• buddhafootbuddhafoot Veteran
    edited November 2005
    Spike wrote:
    They hate the rules and useless tasks at first - and rightly so. But when they have finished the course they have a sense of accomplishment and I personally can see a change for the better in their outlook and behaviour.

    this of course opens up a whole new sociological can of worms - are we just brainwashing these kids to subscribe to a level of behaviour the state finds acceptable ?

    My point is however...buddhism is so easy going, middle path blah blah, you can decide to do three thousand bows or not.

    but you are wrong.

    Do we need dogma and indoctrination for the good of society ? We dont always know best and perhaps , although we hate it at the time, do as we are told ?

    I think I am leaning toward the more formalised zen buddhism for its useless structure.....but what if I am wrong ?

    There are some beliefs that within anything good, there is bad - and within anything bad, there is good.

    I don't know that I subscribe to this thinking in every situation, but what is brainwashing? We are brainwashed from the moment of birth. Our parents, grandparents, in-laws, school teachers, etc. all play a part in defining what is "right" and what is "wrong". And these are all someone else's concepts - but these are concepts that help us to deal with the current definition of civilization.

    As for Buddhism being easy going - you are wrong.

    Buddhism has many teachings available for anyone to take to heart. It just depends on how much "you" want to take them to heart.
    Some people have the same problem with people that are Christian. People that are Christian on Easter and Christmas - and other than that - you'd swear they were some sort of hedonist based upon what you "see" them do.

    And if you're thinking on pursuing something different because of it's useless structure, I can't see that you'd be giving it much of a chance. Like be going to a Christian church to hang out with those "crazy Christian losers".

    -bf
  • federicafederica seeker of the clear blue sky Its better to remain silent and be thought a fool, than to speak out and remove all doubt Moderator
    edited November 2005
    Spike wrote:
    are we just brainwashing these kids to subscribe to a level of behaviour the state finds acceptable ?
    My point is however...buddhism is so easy going, middle path blah blah, you can decide to do three thousand bows or not.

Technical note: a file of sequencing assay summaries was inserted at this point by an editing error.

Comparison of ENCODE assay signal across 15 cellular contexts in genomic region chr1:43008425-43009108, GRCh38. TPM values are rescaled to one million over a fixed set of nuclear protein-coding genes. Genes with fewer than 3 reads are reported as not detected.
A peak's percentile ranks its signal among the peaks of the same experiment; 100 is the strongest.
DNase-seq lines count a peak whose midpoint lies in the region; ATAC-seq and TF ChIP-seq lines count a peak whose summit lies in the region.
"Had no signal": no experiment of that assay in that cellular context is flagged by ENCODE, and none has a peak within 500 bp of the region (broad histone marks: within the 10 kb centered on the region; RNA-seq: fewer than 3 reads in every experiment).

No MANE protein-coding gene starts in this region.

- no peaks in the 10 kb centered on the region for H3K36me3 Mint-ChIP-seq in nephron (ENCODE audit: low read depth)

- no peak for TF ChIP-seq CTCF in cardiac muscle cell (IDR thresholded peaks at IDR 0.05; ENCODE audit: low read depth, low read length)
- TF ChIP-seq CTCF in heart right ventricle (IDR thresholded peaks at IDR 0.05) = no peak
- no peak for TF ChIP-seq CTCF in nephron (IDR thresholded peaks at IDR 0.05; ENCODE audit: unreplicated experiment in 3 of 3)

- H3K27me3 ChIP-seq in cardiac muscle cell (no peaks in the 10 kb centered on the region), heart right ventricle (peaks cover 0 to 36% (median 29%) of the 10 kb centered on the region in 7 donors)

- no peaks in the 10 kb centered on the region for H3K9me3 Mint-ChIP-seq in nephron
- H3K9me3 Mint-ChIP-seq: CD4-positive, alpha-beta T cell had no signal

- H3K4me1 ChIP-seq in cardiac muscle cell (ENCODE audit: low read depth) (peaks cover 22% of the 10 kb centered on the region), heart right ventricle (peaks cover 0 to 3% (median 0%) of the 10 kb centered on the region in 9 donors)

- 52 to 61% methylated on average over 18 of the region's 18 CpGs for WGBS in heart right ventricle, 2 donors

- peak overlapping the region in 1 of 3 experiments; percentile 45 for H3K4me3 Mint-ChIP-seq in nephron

but you are wrong.
    Do we need dogma and indoctrination for the good of society ? We dont always know best and perhaps , although we hate it at the time, do as we are told ?
    I think I am leaning toward the more formalised zen buddhism for its useless structure.....but what if I am wrong ?

    I think 'brainwashing' is too strong a term to use. I believe 'Social Conditioning' would be perhaps more suitable.
    To brainwash someone is to subject them to a prolonged process to transform their attitudes and beliefs totally. Brainwashing is an entirely one-way process. It leaves nothing to question, and is indoctrination.
    Social Conditioning permits those involved to perpetually and continually question that which is being implemented.
    Social Conditioning helps to reinforce the accepted patterns of behaviour which underpin the values of Society, with regard to Family, Property, Social Interaction and Ethical, Moral and Professional responsibilities. This type of education should do nothing to undermine or erase, replace and destroy a person's attitudes and beliefs. It should serve, where appropriate, to reinforce them; or otherwise illustrate to the person that they themselves are at liberty to make changes where they feel they are needed. It also means we have to provide them with role Models, to whom they can look up..... it works two ways.

    It is equally important that we openly demonstrate that we both value and respect their efforts in striving to adopt the guidelines set before them.
    having said this however, if a Teacher can never admit that they learn from their pupil, then to my mind, the education provided is faulty. And further confusion or resentment arises when impressionable minds are influenced by the contradictory behaviour of their Teachers and Mentors. The 'Do-as-I-say-not-as-I-do' mentality of those who frankly should know better.

    Buddhism is far from easy-going, because a person's harshest critic is the person themselves. How often have I heard it said that God is all-forgiving if true repentance is manifest! But how often do we NOT forgive ourselves for thoughts, words and deeds we have engendered? Buddhism is a way of putting things into perspective, of evaluating and deciding on courses of action, the results of which are our responsibility.
    It all takes Effort, and measured striving..... hence the vital, all encompassing importance of the Eightfold Path. That which enables us to Walk the Talk. That which quite simly, is there as a constant guiding beacon to assist us in any situation, to do 'Right Everything'.....